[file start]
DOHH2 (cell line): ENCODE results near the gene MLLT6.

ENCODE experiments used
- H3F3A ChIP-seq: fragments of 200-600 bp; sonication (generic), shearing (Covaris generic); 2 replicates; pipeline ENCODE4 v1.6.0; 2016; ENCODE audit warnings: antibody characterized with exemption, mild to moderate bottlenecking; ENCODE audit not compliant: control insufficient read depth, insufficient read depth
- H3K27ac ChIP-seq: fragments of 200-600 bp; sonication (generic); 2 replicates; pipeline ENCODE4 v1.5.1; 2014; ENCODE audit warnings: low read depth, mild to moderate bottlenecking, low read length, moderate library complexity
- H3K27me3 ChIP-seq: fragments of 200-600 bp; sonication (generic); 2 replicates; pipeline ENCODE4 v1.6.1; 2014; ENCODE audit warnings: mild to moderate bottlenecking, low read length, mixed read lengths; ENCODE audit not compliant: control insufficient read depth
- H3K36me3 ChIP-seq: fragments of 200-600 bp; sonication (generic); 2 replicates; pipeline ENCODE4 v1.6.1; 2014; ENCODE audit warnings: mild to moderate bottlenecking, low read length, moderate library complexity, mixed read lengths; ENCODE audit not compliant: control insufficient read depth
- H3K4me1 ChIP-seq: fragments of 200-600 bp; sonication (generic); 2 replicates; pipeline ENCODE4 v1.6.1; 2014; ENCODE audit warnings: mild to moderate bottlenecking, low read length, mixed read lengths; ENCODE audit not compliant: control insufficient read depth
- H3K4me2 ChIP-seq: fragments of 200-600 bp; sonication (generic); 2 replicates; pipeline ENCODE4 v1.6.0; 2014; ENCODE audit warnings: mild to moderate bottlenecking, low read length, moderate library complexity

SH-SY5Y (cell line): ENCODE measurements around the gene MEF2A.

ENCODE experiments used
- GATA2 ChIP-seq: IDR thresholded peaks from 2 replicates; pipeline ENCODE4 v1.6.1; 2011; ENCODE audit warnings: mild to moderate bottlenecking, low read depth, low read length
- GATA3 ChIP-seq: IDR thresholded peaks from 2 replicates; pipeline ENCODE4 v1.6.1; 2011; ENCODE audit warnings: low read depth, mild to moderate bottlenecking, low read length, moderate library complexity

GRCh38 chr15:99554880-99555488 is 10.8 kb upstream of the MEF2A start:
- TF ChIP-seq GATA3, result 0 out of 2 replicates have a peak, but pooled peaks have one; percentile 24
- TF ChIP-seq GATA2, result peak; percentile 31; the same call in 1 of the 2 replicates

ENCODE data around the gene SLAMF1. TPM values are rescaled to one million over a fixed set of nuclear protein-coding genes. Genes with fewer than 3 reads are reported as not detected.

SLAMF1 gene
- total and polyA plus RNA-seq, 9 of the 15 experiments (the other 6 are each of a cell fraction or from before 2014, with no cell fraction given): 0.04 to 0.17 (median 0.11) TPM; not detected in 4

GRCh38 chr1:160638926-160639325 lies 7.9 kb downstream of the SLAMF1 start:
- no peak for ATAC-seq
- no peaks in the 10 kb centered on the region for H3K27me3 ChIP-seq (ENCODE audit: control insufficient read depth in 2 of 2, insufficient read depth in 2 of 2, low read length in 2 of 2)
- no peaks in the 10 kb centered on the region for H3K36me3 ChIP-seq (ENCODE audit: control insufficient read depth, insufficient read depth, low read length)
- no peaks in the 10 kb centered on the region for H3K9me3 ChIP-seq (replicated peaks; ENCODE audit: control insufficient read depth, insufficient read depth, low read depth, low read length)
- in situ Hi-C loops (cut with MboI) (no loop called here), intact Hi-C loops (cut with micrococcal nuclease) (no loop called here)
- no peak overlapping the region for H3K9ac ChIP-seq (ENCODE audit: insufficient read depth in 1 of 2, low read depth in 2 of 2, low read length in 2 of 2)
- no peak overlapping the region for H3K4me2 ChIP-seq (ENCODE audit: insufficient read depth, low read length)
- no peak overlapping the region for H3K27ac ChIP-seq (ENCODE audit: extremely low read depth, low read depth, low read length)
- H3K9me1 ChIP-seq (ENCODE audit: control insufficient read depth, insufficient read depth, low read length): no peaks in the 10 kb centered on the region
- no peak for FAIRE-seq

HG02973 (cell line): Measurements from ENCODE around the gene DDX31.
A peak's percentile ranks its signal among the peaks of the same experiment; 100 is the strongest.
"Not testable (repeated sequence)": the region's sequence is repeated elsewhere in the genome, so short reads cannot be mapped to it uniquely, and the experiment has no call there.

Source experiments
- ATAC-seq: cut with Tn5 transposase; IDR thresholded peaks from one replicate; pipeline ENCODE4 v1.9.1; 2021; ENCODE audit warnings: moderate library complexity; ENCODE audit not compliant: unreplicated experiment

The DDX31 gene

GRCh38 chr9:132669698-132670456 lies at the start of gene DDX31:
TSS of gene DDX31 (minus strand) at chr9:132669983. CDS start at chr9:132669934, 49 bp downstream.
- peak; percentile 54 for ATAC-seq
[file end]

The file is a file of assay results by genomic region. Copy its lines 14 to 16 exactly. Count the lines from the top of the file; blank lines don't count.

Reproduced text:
- TF ChIP-seq GATA3, result 0 out of 2 replicates have a peak, but pooled peaks have one; percentile 24
- TF ChIP-seq GATA2, result peak; percentile 31; the same call in 1 of the 2 replicates

ENCODE data around the gene SLAMF1. TPM values are rescaled to one million over a fixed set of nuclear protein-coding genes. Genes with fewer than 3 reads are reported as not detected.